I have heard that Upanishad Brahmendra was one of the teachers of Saint Tyagaraja; and also that he wrote commentaries on Upanishads. I am unable to find information about him, his life etc. Can you please post something on him? Namaskar.Vasudev-anand
Sri Upanishad Brahmendra
1.1. Yes, as you mentioned, not many details of Sri Upanishad Brahmendra’s life are known; and, I reckon there are no major biographies either. I have also not seen a picture or a sketch of the Yogin. [I read somewhere of an old sketch on the Mutt walls in Kachipuram where he is depicted in a kaupina. But, I have not seen the Mutt or the sketch]. I understand that the Journal of the Music Academy, Madras, way back in the fifties published The Life and works of Upanishad Brahman written by the well known scholar Dr. V Raghavan; but, that does not seem to be available now, either in print or on the net. However, I came across a brief paragraph about Sri Upanishad Brahman in Prof. SK Ramachandra Rao’s Tantra of Sri Chakra, besides some references to the sage in other works. The following is based on those bits of information.
I wish someone more knowledgeable responds, presenting a fuller picture.
Adistanam of Sri Upanishad Brahmendra
2.1. Sri Upanishad Brahmendra Yogin or Upanishad Brahmendra Saraswati or Upanishad Brahmam a scholar of great merit and a sanyasin, renowned for his unprecedented performance of producing commentaries on all the 108 Upanishads listed in the Mukthiko-panishad, was one of the savants of the eighteenth century. He is reckoned along with Sri Sadashiva Brahmendra (1653? -1753) the renowned Avadhuta, the author of Atma Vidya Vilasa and other Advaita texts and also the composer of sublime kirtans, songs in celebration of various deities; as also with Bhaskararaya Makhin (between 1690 and 1795) the celebrated commentator of Bhavanopanishad a revered text of the Sri Vidya tradition . The Karnataka Music Trinity: Saint Tyagaraja (1767-1847), Sri Mutthuswamy Dikshitar (1775 – 1835) and Sri Shyama Sastry (1762 – 1827) too were contemporaries of Sri Upanishad Brahmendra. What was more remarkable was that all those giants lived, at one time, in and around the Cauvery delta, say within a radius of about a hundred miles.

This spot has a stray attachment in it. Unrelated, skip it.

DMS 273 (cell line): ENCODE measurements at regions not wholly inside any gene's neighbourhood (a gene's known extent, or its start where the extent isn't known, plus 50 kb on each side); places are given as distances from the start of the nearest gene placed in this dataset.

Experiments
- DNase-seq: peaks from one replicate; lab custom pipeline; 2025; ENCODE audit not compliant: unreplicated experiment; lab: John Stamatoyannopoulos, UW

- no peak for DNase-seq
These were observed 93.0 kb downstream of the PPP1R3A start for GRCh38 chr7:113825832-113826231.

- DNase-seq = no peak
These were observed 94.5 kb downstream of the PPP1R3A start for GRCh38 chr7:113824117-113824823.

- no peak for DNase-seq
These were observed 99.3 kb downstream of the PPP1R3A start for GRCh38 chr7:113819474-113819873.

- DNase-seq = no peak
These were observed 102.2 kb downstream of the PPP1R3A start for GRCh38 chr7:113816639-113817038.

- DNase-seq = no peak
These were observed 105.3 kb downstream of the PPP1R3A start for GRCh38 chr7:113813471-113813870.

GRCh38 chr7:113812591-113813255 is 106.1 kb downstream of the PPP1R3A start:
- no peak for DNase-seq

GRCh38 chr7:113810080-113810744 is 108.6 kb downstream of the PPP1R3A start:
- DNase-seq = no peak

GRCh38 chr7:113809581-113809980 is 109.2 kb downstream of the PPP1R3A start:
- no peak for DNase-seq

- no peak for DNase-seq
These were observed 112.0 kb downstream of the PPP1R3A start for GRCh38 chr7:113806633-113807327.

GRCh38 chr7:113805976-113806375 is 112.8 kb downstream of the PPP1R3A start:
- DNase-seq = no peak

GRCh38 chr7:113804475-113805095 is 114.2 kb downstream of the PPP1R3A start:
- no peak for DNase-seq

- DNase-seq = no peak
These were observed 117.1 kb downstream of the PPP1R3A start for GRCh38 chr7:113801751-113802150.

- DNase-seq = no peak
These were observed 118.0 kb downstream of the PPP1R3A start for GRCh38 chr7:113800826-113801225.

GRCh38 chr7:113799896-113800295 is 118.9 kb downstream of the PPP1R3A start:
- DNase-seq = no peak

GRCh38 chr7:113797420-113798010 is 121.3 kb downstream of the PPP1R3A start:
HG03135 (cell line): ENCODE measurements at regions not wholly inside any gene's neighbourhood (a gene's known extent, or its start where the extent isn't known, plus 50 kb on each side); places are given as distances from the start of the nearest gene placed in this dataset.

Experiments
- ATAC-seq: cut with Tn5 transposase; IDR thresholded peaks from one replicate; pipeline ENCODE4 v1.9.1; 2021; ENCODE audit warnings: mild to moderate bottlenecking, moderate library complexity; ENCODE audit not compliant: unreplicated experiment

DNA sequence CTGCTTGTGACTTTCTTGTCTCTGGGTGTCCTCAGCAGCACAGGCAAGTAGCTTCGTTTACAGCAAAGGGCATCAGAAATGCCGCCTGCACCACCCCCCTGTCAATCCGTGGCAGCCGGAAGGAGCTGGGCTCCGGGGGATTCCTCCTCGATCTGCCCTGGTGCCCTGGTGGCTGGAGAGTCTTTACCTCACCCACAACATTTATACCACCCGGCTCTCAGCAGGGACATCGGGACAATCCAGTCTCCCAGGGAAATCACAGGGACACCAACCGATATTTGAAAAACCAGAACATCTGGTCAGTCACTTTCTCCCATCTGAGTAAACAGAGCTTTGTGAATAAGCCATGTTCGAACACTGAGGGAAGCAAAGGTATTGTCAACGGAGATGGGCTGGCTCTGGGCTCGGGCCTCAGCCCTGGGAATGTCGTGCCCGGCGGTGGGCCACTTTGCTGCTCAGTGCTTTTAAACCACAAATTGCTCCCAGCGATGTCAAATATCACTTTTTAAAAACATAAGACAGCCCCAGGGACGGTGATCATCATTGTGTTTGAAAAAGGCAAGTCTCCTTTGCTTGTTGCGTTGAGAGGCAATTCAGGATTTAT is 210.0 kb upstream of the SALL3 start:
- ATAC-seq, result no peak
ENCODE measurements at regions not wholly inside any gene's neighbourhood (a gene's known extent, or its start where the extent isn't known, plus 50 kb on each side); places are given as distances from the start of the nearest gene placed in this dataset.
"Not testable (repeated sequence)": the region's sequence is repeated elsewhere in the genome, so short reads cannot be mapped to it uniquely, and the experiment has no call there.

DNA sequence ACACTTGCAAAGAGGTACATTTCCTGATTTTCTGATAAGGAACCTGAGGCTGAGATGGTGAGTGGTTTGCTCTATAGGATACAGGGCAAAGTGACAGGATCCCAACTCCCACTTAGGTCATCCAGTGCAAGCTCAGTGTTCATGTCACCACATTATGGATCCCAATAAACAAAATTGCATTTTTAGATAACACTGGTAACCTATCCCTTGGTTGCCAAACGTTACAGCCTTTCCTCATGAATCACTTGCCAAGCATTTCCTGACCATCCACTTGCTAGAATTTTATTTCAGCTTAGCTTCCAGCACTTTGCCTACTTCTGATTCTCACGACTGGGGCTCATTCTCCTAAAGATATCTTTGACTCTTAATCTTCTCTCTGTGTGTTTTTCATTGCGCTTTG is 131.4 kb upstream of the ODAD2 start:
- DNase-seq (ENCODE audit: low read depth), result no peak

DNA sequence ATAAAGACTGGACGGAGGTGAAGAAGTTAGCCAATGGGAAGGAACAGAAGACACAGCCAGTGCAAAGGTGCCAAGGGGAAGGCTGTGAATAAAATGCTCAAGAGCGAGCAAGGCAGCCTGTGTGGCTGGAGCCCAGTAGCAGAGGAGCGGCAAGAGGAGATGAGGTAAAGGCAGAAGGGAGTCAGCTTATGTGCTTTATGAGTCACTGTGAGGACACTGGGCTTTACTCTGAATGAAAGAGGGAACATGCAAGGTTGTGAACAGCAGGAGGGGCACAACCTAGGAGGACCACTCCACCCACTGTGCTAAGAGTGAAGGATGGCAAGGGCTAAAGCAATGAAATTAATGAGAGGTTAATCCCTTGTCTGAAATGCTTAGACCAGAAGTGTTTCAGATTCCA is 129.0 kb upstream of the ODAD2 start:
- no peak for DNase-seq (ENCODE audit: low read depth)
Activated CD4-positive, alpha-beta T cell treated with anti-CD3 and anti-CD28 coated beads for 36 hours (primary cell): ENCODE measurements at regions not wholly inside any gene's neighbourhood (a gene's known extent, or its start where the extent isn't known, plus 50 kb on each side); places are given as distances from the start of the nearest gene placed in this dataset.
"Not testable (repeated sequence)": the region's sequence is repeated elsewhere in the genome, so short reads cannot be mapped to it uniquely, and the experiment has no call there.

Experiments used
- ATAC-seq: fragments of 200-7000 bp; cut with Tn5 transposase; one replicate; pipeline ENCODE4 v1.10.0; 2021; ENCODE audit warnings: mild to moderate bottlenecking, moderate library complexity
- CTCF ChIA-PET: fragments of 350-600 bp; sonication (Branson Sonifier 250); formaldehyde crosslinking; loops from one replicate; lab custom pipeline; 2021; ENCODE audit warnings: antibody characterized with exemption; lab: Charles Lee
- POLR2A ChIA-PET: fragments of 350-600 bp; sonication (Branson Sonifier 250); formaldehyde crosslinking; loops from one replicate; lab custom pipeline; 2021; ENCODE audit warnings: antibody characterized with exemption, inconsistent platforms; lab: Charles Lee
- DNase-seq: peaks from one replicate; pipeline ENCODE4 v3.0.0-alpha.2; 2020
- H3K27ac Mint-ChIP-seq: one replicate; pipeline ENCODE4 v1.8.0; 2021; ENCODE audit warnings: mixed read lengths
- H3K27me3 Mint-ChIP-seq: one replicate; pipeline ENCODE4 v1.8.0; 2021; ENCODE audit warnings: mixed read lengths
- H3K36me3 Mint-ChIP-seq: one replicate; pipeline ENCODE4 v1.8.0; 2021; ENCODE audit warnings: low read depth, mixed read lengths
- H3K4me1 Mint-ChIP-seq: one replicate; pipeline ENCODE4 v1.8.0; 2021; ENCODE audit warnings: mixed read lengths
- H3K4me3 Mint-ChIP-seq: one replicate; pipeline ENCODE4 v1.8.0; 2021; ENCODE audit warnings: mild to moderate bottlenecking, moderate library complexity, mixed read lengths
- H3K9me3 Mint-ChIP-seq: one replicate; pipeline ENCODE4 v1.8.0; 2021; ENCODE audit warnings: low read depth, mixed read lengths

3.1. As regards his early life, it is said that his initial name was Sivarama. He was the son of Sivakamesvara (Sadashiva) Avadhani and Lakshmi Devi of Vadhulasa gotra. His father was a learned scholar who intended to comment on all the Upanishads but, for some reason, could not achieve his ambition. Later in his life, Sri Upanishad Brahmendra towards the end of his vyakhya commentary on Mukthiko-panishad mentioned that he as a dutiful son was trying to fulfil his father’s ambition; and all his works were a tribute to his departed father.
Sivakamesvara Avadhani is said to have hailed from Brahmapuram on the banks of the river Palar.
3. 2. There is no definite information about his date of birth or death. In any event, Sri Upanishad Brahman lived a very long (nearly one hundred years) and a very active and fruitful life. Some biographies of Sri Thyagaraja mention that Sri Upanishad Brahman was younger to Rama-Brahman (father of Sri Thyagaraja) by about twenty-five years; and elder to Sri Thyagaraja by about twenty years. When Sri Thyagaraja last met Sri Upanishad Brahman at Kanchipuram , on his way to Tirumala-Tirupathi, in the year 1839, the former was about seventy-two years of age; which meant that Sri Upanishad Brahman was at that time about ninety-two years old. By putting together these bits of information one can surmise that Sri Upanishad Brahmendra was born around the year 1747.